Jonathan Evison takes a battering ram to stereotypes about race and class in his fifth novel, Lawn Boy. It’s a semi-autobiographical tale spiked with angst and anger, but also full of humor and lots of hope. Mike Muñoz is the lovable young hero of this engaging story in which people growing up outside the cushy world of the upwardly mobile get knocked down over and over ... everything leads to a lesson we can all learn: Change comes when people work together ... Life in 2018 appears to be getting more complicated for people like Mike, but Evison has written an effervescent novel of hope that can enlighten everyone.
Lawn Boy is more tough-minded than Evison’s earlier novels (All About Lulu, The Revised Fundamentals of Caregiving, This Is Your Life, Harriet Chance!). It’s a swift, engaging read, with an alternately wry and wistful sense of humor. But it also addresses painful territory head-on, especially when it comes to American economic and cultural inequality ... In Lawn Boy, he pulls it off. The setting and characters couldn’t be more vivid. Mike, a self-described 'tenth-generation peasant with a Mexican last name,' lives with his family in Suquamish. But most of his jobs are across Agate Passage on Bainbridge Island ... It’s a sign of how well-drawn Mike’s struggles are that you want to jump into the book and help point him in the right direction. Evison eventually gives Mike a happy ending on two thoroughly unexpected fronts. If they feel a little rigged, that’s forgivable.
Evison is pointing, angrily, at the class divide in America and demanding that we recognize it. Living as we do in a city where the homeless live in tents next to opulent wealth and everyone tries as hard as they can to ignore the situation, maybe some anger is necessary, even welcome ... This isn’t a martyr’s tale, and Mike is not Poverty Jesus. As we follow Mike through Lawn Boy, we watch him make decisions that are clearly dumb. We watch him tolerate homophobia and misogyny without taking a stand. He knows better, but he falls for scams and self-delusion again and again. He’s not a hero, he’s just a young man who is trying to do the right thing, the same as any other. The difference between Mike and, say, Holden Caulfield is that Mike doesn’t have the safety net of wealth and privilege to fall back on. I whipped through Lawn Boy, and I loved every second of it.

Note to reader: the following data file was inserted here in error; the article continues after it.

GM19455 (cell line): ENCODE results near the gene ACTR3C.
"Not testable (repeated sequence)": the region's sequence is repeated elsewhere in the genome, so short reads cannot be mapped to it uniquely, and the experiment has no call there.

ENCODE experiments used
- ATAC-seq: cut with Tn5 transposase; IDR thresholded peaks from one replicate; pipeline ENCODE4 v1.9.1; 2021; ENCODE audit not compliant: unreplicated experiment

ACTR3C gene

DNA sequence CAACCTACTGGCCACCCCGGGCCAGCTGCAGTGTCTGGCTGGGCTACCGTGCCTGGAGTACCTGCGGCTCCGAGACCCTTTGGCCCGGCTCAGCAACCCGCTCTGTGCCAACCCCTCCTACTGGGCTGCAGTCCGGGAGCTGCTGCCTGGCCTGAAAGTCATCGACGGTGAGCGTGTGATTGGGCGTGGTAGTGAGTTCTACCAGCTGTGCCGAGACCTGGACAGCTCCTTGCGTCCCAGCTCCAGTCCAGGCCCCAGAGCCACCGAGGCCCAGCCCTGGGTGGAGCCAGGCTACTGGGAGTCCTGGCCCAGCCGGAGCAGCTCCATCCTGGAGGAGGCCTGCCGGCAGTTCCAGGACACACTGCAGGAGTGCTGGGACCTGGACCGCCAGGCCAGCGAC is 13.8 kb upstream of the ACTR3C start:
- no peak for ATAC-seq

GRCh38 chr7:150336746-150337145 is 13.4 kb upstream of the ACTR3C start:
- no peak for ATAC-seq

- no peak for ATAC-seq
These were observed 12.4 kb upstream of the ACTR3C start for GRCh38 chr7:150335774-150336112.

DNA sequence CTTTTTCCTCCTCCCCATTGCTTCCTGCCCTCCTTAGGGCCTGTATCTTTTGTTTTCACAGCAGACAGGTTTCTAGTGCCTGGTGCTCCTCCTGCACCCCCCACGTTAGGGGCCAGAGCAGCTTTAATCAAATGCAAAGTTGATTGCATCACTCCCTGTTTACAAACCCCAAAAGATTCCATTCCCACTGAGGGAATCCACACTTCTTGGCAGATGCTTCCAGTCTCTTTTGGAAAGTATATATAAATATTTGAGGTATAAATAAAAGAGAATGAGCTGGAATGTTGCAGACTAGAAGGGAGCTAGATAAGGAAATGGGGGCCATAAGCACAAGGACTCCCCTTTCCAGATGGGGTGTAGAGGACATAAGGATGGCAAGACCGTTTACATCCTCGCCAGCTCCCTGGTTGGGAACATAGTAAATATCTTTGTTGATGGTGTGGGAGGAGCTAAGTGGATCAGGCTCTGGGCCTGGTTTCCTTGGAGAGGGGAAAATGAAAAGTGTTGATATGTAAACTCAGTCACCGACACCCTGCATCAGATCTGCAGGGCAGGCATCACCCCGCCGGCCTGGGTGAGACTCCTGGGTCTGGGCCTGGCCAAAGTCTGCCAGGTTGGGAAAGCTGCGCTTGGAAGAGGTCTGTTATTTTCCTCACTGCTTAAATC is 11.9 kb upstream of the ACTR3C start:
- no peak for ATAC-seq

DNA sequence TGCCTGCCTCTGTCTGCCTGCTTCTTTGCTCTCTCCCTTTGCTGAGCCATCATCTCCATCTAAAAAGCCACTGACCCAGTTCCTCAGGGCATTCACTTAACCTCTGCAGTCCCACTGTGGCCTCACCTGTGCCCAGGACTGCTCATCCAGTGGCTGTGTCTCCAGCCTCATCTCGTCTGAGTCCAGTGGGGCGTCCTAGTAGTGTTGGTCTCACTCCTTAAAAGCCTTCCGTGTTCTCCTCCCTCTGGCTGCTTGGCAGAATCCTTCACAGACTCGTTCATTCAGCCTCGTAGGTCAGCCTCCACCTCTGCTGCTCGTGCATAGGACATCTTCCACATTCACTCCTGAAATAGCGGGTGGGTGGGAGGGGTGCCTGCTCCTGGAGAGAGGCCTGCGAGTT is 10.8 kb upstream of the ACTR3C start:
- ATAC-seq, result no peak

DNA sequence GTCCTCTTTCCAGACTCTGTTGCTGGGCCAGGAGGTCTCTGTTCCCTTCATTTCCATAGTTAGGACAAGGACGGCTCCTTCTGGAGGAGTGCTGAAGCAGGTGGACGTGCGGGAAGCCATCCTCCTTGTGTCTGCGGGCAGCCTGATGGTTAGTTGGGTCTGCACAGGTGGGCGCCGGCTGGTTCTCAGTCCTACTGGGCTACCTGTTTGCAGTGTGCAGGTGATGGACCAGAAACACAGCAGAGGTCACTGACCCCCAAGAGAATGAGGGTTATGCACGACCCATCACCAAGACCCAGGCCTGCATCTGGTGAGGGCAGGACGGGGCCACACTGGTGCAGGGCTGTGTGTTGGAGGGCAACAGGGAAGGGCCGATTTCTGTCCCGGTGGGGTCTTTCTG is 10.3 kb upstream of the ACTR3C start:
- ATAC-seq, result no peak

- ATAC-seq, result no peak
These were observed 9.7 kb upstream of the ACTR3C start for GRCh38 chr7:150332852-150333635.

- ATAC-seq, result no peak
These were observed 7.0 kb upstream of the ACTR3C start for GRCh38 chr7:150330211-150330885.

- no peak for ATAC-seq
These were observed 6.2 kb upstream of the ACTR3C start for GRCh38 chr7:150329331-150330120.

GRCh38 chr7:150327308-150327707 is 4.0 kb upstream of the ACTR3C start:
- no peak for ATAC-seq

Lawn Boy is empathetic and angry in its portrayal of class, poverty, discrimination--destroyers of dreams. But Mike perseveres--'I had poetry in my heart, goddammit'--and learns to blaze his own trail. He 'gets his mow on'; he even finds unexpected true love. As he learns that no man is an island, he's able to see increasing moments of grace with his 'ragged tribe.' In Evison's tough and wry novel, Mike Muñoz is every person who wants a living wage and a little dignity, 'the opportunity to think beyond sustenance long enough to dream.'
This tender bildungsroman follows Mike from one setback to another, each interaction involving slyly observant and brilliantly witty dialogue that also poignantly conveys vulnerability. Evison skillfully weaves the American Dream into a subtle social novel to illustrate how race and class can thwart aspiration. In his bighearted portrayal of Mike Muñoz, Evison has created an indelible human spirit content to live authentically, which just might prove to be the true American dream. For readers of Sam Lipsyte and Jonathan Tropper.
The novel has a light tone and is laugh-out-loud funny at times, but at a certain point, Mike's trials and tribulations move from comically frustrating to just frustrating. With so much going wrong for him, the reader can expect that the universe will smile on Mike eventually, but there’s only so many sick family members, unpaid bills, bad jobs, awkward situations, and thwarted plans a character can suffer through. We root for Mike while also wishing we didn’t have to root so hard. A book about triumphing over obstacles, and obstacles, and obstacles, and more obstacles.
Mike’s gradual growth into self-awareness is punctuated by moments of human kindness and grace that transpire in and among broken-down trucks, trailer parks, and strip malls. Focusing on the workers who will only ever be welcome in gated communities as hired help, Evison’s quiet novel beautifully considers the deterioration of the American Dream.